The $100 laptop
Ah, the ever-recurring techno-myth: a dirt-cheap educational contraption to revolutionize third world children’s education. I can’t even remember when I heard about it first. I was thrilled though, enthused. But then with the undelivering years went my excitement. For one thing, the deployment plan is based almost entirely on governments, which is a nonstarter. More importantly, there might be better options. Cellphones are already a phenomenal worldwide success, even in the poorest countries, and that’s because they’re tangibly, immediately useful. A recent Economist article, Splitting the Digital Divide, mentions other less obvious but intriguing options.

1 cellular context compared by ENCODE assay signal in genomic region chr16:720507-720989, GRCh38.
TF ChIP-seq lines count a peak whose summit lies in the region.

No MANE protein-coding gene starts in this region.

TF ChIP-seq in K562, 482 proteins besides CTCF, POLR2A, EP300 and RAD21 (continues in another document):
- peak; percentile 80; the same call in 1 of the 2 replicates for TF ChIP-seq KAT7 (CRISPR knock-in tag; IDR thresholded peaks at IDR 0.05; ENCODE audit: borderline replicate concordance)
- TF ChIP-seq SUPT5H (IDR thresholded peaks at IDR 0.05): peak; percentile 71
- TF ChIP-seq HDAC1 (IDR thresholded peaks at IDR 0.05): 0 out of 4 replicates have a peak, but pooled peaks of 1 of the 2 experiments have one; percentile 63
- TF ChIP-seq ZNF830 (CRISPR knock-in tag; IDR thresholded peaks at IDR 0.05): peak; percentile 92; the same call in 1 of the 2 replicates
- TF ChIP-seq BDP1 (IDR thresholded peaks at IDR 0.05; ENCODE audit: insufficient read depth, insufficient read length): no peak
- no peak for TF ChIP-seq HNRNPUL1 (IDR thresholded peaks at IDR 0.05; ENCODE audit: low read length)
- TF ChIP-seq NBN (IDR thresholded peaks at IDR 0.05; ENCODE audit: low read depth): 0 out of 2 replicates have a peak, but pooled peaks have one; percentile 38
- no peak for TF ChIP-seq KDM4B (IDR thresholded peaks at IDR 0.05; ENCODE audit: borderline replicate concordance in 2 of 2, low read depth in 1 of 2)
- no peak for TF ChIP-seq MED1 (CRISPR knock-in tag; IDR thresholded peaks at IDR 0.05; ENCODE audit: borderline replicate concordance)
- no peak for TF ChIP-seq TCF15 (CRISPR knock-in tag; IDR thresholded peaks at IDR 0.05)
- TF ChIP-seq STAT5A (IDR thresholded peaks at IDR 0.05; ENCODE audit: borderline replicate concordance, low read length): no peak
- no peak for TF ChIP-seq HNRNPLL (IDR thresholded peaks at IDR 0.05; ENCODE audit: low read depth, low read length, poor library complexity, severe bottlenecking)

And yet, reading yesterday’s New York Times article, For $150, Third-World Laptop Stirs Big Debate (yup, there’s been some price adjustment), made me think again of the amazing possibilities that can unfold from a personal mobile computer in the hands of a child. Blame it on Neal Stephenson’s The Diamond Age AM with its amazing book-machine, the Young Lady’s Illustrated Primer — every self-learner’s wet dream.
At any rate, it seems to me that (save actual existence and deployment) the crucial factor for success will be software and so, for what it’s worth, here’s a promise: If and when Negroponte’s brainchild ever sees daylight, I shall stop whatever I’m doing, for three months, to develop mindblowing educational software for it. There, I said it.